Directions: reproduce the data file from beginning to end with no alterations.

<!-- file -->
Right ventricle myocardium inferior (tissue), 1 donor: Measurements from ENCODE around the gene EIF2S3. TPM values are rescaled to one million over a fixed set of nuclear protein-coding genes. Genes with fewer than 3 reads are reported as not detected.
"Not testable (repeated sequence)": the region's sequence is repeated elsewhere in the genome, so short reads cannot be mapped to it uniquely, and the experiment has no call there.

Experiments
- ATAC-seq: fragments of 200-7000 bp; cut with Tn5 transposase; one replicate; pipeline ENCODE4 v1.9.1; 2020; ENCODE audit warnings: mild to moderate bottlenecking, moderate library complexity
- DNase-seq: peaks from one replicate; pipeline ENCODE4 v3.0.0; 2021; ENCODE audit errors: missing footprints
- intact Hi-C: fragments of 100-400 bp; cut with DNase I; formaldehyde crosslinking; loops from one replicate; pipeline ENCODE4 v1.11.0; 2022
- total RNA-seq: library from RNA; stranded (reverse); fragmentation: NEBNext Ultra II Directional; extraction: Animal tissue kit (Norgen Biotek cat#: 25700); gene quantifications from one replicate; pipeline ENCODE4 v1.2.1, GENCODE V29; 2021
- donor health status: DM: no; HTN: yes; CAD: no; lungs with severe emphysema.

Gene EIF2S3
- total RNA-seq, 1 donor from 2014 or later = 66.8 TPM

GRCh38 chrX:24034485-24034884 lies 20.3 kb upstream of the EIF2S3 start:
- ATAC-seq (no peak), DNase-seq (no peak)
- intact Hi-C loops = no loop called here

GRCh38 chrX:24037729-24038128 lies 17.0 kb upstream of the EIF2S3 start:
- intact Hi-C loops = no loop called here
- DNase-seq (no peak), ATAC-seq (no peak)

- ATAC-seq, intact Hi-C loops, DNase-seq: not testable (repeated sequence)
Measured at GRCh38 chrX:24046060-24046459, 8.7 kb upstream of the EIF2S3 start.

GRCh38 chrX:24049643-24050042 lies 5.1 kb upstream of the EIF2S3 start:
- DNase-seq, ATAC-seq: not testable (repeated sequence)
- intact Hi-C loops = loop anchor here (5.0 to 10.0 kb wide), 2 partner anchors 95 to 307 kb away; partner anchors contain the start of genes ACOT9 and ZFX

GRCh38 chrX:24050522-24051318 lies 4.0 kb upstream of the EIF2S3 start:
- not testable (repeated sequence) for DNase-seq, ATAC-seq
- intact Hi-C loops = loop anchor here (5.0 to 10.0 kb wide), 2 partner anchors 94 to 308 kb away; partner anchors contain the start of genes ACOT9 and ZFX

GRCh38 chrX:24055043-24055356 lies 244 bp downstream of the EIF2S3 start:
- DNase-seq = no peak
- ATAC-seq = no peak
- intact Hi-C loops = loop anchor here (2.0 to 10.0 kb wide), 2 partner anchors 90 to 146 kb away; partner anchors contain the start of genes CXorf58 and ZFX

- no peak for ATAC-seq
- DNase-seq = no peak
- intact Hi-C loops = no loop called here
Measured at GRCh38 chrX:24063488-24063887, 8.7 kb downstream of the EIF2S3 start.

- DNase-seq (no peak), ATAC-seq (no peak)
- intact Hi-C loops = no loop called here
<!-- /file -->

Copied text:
Right ventricle myocardium inferior (tissue), 1 donor: Measurements from ENCODE around the gene EIF2S3. TPM values are rescaled to one million over a fixed set of nuclear protein-coding genes. Genes with fewer than 3 reads are reported as not detected.
"Not testable (repeated sequence)": the region's sequence is repeated elsewhere in the genome, so short reads cannot be mapped to it uniquely, and the experiment has no call there.

Experiments
- ATAC-seq: fragments of 200-7000 bp; cut with Tn5 transposase; one replicate; pipeline ENCODE4 v1.9.1; 2020; ENCODE audit warnings: mild to moderate bottlenecking, moderate library complexity
- DNase-seq: peaks from one replicate; pipeline ENCODE4 v3.0.0; 2021; ENCODE audit errors: missing footprints
- intact Hi-C: fragments of 100-400 bp; cut with DNase I; formaldehyde crosslinking; loops from one replicate; pipeline ENCODE4 v1.11.0; 2022
- total RNA-seq: library from RNA; stranded (reverse); fragmentation: NEBNext Ultra II Directional; extraction: Animal tissue kit (Norgen Biotek cat#: 25700); gene quantifications from one replicate; pipeline ENCODE4 v1.2.1, GENCODE V29; 2021
- donor health status: DM: no; HTN: yes; CAD: no; lungs with severe emphysema.

Gene EIF2S3
- total RNA-seq, 1 donor from 2014 or later = 66.8 TPM

GRCh38 chrX:24034485-24034884 lies 20.3 kb upstream of the EIF2S3 start:
- ATAC-seq (no peak), DNase-seq (no peak)
- intact Hi-C loops = no loop called here

GRCh38 chrX:24037729-24038128 lies 17.0 kb upstream of the EIF2S3 start:
- intact Hi-C loops = no loop called here
- DNase-seq (no peak), ATAC-seq (no peak)

- ATAC-seq, intact Hi-C loops, DNase-seq: not testable (repeated sequence)
Measured at GRCh38 chrX:24046060-24046459, 8.7 kb upstream of the EIF2S3 start.

GRCh38 chrX:24049643-24050042 lies 5.1 kb upstream of the EIF2S3 start:
- DNase-seq, ATAC-seq: not testable (repeated sequence)
- intact Hi-C loops = loop anchor here (5.0 to 10.0 kb wide), 2 partner anchors 95 to 307 kb away; partner anchors contain the start of genes ACOT9 and ZFX

GRCh38 chrX:24050522-24051318 lies 4.0 kb upstream of the EIF2S3 start:
- not testable (repeated sequence) for DNase-seq, ATAC-seq
- intact Hi-C loops = loop anchor here (5.0 to 10.0 kb wide), 2 partner anchors 94 to 308 kb away; partner anchors contain the start of genes ACOT9 and ZFX

GRCh38 chrX:24055043-24055356 lies 244 bp downstream of the EIF2S3 start:
- DNase-seq = no peak
- ATAC-seq = no peak
- intact Hi-C loops = loop anchor here (2.0 to 10.0 kb wide), 2 partner anchors 90 to 146 kb away; partner anchors contain the start of genes CXorf58 and ZFX

- no peak for ATAC-seq
- DNase-seq = no peak
- intact Hi-C loops = no loop called here
Measured at GRCh38 chrX:24063488-24063887, 8.7 kb downstream of the EIF2S3 start.

- DNase-seq (no peak), ATAC-seq (no peak)
- intact Hi-C loops = no loop called here